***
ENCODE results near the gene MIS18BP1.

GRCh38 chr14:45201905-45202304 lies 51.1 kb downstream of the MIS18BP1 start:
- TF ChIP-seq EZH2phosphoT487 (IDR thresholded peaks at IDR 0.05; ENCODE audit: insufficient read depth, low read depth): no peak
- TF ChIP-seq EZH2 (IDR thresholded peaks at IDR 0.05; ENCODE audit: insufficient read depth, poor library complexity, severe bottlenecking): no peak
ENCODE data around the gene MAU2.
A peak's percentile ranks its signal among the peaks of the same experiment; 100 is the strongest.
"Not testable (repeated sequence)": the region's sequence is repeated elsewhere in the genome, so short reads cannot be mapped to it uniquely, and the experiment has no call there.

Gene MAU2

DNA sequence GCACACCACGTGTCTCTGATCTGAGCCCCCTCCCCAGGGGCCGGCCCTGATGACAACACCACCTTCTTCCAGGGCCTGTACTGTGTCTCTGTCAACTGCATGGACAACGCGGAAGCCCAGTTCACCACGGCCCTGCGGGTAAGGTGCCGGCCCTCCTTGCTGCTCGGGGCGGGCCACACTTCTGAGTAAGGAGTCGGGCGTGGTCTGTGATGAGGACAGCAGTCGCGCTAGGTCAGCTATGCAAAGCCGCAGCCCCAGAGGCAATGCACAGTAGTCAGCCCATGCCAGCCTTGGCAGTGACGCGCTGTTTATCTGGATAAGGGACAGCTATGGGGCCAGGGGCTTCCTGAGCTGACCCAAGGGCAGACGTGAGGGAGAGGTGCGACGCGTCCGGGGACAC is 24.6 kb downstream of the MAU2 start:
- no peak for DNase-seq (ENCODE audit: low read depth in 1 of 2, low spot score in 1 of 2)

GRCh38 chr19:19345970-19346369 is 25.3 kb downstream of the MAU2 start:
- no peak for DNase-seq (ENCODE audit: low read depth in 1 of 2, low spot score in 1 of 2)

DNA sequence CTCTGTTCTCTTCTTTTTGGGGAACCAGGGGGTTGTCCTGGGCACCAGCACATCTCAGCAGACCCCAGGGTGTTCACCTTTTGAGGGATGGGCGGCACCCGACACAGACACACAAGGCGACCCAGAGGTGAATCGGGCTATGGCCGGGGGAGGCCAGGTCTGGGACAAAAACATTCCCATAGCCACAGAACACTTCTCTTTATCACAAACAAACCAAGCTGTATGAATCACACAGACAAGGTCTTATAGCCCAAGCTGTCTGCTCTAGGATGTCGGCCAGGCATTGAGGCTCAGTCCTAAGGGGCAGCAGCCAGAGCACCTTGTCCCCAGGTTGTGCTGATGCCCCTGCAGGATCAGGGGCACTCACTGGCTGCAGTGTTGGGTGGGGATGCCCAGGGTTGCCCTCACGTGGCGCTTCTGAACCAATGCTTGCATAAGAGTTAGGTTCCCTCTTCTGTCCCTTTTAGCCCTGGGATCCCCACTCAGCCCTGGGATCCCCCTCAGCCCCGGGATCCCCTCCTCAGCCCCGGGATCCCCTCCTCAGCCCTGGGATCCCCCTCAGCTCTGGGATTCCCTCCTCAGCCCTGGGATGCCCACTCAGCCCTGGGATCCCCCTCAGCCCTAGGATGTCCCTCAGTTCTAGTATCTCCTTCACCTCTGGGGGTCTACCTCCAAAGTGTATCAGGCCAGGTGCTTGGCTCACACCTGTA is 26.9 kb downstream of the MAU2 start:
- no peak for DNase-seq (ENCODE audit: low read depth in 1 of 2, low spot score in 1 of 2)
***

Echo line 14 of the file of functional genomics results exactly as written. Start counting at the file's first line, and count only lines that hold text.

- no peak for DNase-seq (ENCODE audit: low read depth in 1 of 2, low spot score in 1 of 2)